At 4 p.m. Sunday, Aug. 28, 1967, 17 skydivers parachuted accidentally into Lake Erie just east of Huron. The accident was considered one of the worst disasters in a sport that became popular during the 1950s.
The skydivers had gathered from all parts of Ohio for a chance to dive at an altitude of 20,000 feet, which was considered an unusual event in diving circles.
Two planes, one of which was a converted B-25 bomber carrying the jumpers, left the airfield in late afternoon. In the plane piloted by Ted Murphy, of Huron, were two photographers who were going to take pictures of the jump.
Murphy heard the radar control tower give the OK to the B-25 pilot for the jump because the plane was 1 mile west of Ortner’s Field.
However, the plane on the radar was not the B-25, but the second plane. The B-25 was nearly 25 miles away.
Seventeen men dived through the cloud cover to find themselves unexpectedly over Lake Erie. The water was described as choppy with waves up to two feet and only one of the divers was equipped with flotation gear.
Eyewitnesses said the skydivers came down in a straight row one after another hitting the water as if it was planned. Many witnesses said they thought a nearby boat was going to pick up the skydivers.
The two survivors managed to cut away some of their gear before they hit the water. A passing private fishing boat headed in the opposite direction circled around and picked the men up before they were dragged under by remaining gear.
Two skydivers were found dead floating in the lake the same day as the jump and 15 were missing and feared dead when the search stopped Aug. 30, 1967 — two days after the incident. Three men who were supposed to jump signed the manifest, but didn’t get on the plane.
By Sept. 10, 1967, all but one body was recovered. After an FAA investigation, no charges were filed. However, the accident resulted in changes in rules and regulations for sport skydiving.
Historical news account
Between 75 to 80 representatives of newspapers, TV, and radio came to Huron to report on the tragedy.
The following is highlights from an article in the Aug. 31, 1967 edition of the Erie County Reporter:
HURON — The 53-hour intensive search for the 15 missing parachutists who inadvertently dropped over Lake Erie Sunday afternoon, which brought more than 400 persons to Huron to aid in the search or to succor the grief-stricken relatives, ended as dusk fell over the lake Tuesday night. …
No complete log of news media representatives was kept, but Coast Guardsmen gave out a partial list which included the three main TV chains, ABC, CBS and NBC, newspapers in Detroit, Cleveland, Toledo, Columbus, Akron, Dayton, Lorain, Pittsburgh and many other nearer cities. There were radio and TV crews in evidence from most of these same cities.
So great was the demand for news of the progress of the search that phone calls for information came from one newspaper in Australia whose name was not secured, from the London Daily Sketch, Bakersfield, Calif. radio, the Chicago American, Chicago Tribune, Milwaukee Journal, New York Post and other media from Dallas, New York, Detroit and Pittsburgh.
When hope of finding survivors became dim Tuesday, most of the news media representatives departed.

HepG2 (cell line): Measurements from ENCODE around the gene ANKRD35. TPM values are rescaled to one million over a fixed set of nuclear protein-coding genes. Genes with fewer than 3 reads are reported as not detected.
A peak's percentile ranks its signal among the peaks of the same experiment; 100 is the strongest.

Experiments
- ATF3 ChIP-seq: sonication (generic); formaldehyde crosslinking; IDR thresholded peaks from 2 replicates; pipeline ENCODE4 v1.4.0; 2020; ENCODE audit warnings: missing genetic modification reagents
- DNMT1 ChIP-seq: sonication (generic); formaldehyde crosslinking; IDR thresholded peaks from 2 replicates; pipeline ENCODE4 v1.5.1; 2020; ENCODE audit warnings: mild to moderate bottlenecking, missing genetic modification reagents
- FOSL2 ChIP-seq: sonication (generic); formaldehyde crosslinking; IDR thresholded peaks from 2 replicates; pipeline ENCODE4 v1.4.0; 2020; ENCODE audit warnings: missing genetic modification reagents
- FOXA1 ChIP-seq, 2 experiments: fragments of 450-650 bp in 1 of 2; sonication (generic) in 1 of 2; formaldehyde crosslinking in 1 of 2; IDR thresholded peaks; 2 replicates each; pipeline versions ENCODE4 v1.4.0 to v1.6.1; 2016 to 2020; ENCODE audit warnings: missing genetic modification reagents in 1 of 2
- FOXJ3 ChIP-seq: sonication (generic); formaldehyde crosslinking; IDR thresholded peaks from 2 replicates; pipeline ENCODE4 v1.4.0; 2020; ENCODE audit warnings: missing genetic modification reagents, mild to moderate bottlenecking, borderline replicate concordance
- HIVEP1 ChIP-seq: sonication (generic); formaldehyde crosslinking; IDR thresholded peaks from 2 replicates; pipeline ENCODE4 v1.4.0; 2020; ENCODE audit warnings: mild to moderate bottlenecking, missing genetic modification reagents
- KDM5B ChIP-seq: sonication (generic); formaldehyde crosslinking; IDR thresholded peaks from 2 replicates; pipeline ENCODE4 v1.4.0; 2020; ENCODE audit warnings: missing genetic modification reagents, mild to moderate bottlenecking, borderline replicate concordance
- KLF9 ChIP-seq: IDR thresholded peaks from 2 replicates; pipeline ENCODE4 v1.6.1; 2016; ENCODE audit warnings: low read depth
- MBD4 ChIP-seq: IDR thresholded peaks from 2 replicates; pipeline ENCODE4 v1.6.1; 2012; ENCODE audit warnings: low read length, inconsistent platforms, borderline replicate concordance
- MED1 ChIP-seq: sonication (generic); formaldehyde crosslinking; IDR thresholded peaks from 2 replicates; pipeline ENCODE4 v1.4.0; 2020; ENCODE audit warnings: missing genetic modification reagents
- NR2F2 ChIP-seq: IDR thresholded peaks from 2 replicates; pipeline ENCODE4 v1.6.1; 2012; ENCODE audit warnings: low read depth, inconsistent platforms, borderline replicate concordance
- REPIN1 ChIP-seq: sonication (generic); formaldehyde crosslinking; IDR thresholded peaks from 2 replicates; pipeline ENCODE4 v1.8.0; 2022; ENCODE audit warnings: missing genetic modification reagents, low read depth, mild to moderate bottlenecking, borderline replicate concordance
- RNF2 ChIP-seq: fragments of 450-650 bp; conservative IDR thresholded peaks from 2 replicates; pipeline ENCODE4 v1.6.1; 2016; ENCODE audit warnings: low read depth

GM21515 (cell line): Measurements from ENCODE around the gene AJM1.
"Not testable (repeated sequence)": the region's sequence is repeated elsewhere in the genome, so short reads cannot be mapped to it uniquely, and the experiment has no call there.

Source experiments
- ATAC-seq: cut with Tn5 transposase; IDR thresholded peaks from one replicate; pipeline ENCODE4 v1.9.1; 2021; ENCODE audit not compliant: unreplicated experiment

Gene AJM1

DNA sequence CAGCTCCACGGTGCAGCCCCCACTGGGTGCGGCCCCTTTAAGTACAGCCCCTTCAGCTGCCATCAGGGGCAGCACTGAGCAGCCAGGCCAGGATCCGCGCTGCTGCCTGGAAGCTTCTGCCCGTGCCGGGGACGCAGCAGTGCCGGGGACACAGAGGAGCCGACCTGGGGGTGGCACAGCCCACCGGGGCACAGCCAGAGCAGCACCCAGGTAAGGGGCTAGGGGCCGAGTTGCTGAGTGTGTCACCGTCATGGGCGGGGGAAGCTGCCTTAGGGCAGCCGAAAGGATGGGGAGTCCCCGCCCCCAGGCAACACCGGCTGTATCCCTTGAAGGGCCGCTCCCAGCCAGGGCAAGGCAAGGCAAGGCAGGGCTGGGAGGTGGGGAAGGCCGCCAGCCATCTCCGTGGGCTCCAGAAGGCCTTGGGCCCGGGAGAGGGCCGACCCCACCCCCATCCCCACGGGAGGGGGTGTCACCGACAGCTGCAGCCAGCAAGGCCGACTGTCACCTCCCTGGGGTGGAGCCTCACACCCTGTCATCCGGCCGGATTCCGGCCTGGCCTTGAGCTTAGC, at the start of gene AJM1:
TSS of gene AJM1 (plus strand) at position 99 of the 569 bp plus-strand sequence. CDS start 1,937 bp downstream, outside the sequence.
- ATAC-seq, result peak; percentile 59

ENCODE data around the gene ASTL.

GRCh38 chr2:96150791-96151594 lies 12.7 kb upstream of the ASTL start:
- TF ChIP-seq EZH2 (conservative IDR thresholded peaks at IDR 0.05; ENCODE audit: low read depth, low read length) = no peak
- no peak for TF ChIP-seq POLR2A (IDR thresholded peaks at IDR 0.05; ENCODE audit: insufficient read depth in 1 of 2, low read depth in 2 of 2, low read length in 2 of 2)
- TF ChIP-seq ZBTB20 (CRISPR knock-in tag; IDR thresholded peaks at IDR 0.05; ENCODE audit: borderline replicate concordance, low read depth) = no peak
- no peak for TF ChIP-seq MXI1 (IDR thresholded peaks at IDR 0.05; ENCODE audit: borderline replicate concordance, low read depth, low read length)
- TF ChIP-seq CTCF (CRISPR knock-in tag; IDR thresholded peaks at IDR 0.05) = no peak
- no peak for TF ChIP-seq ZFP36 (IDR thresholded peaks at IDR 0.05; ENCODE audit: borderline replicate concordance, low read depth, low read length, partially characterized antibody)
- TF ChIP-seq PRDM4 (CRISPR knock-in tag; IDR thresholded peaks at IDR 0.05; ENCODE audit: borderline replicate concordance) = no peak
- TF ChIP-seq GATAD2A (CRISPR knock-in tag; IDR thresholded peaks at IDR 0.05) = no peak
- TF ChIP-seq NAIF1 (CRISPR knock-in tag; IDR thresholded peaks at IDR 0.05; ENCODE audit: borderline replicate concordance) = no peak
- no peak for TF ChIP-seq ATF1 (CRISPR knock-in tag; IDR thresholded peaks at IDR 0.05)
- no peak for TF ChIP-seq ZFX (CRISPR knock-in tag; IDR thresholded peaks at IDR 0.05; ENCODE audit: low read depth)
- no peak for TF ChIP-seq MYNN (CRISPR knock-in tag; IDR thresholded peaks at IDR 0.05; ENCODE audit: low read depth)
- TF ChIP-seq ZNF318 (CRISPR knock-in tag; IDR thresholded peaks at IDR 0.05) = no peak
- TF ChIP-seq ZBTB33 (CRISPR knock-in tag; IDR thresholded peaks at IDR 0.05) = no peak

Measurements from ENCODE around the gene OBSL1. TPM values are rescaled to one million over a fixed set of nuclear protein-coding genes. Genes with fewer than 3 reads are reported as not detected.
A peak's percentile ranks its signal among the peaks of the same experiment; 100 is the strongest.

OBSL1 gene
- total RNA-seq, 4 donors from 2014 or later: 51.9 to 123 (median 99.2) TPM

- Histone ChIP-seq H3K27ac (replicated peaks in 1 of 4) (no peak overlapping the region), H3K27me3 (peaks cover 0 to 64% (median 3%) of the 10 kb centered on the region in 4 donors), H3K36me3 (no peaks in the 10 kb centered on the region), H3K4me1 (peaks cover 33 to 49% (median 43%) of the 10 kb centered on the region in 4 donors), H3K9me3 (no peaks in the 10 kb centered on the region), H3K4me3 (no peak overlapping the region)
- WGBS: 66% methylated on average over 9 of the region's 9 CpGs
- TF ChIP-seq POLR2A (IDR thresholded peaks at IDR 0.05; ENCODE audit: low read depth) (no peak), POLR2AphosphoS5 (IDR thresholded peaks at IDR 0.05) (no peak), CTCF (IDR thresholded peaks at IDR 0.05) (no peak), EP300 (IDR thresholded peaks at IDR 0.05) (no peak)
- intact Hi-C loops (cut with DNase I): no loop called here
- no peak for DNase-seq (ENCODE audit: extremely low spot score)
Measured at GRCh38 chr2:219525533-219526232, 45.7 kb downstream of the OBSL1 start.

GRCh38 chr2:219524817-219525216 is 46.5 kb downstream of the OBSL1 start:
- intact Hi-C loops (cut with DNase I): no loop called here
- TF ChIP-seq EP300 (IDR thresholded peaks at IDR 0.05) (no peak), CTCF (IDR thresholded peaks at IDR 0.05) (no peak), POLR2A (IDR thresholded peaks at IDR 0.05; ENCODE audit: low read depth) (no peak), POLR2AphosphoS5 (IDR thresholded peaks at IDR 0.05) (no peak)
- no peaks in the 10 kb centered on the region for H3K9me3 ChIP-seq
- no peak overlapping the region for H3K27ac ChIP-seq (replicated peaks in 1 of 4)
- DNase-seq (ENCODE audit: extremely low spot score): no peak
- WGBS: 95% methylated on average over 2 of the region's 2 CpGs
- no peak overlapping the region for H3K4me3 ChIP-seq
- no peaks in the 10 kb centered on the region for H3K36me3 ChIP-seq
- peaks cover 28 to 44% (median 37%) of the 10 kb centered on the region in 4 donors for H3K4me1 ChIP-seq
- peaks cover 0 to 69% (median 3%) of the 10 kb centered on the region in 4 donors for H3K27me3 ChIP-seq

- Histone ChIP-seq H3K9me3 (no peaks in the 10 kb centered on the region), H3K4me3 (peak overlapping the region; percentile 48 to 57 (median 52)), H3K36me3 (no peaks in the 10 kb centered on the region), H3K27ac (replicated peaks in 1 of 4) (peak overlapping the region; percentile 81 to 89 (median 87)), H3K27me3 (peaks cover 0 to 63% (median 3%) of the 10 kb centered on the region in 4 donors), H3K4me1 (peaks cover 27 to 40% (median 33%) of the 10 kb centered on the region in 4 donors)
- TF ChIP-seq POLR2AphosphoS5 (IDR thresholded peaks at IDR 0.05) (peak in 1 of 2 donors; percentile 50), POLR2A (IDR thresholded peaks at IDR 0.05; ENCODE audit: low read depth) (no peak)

Lt. Thomas Irish, Coast Guard Commander for the Ninth District, moved his search command and communications post to Cleveland at dark Tuesday and later that evening Albert Gongos, executive director of the American Red Cross for Erie County, closed the shelter and canteen in city hall where wives and other close relatives of the missing men had spent long, anxious hours.
Involved in the two day-and-night search over a vast expanse of Lake Erie, often in seas as high as five feet, were more than 100 Coast Guardsmen, on land, on four search boats and the C.G. Kaw. Not included were personnel necessary to man three C. G. helicopters and one amphibian plan. Two Army helicopters together with Army fixed-wing aircraft also aided in scanning the waters of the lake.
The Coast Guard Command and communication equipment arrived in Huron only hours after first word of the missing chutists was flashed on news wires. But when they arrived the Red Cross, under Mr. Gongos, had already established the shelter in city hall with cots, blankets, coffee and food. From all parts of Erie County and from Red Cross units in other areas, including a mobile canteen from Toledo, flocked R. C. volunteers. During the stay in Huron, Red Cross volunteers, including nurses, numbered approximately 80. …
As soon as the word was received in Huron, the Yacht Club went into action. Nineteen boats belonging to members began to search the area within an hour and assisted in recovery of two survivors and two bodies.
Monday morning (Aug. 29, 1967) Huron police and the Erie County Underwater Recovery Unit went into action as did the Coast Guard, Highway Patrol, Erie County sheriff’s deputies, Coast Guard Auxiliary, State Wildlife Commission, State Liquor Commission and the underwater recovery teams from Lorain and Akron.
“The cooperation we have received from Huron and from other officials and volunteer agencies has been truly outstanding,” Irish said in announcing Wednesday morning (Aug. 31, 1967) the Coast Guard search would be continued on a reduced basis. … “The Coast Guard never gives up hope.”
For the complete news article, go to this link at the Huron Historical Society.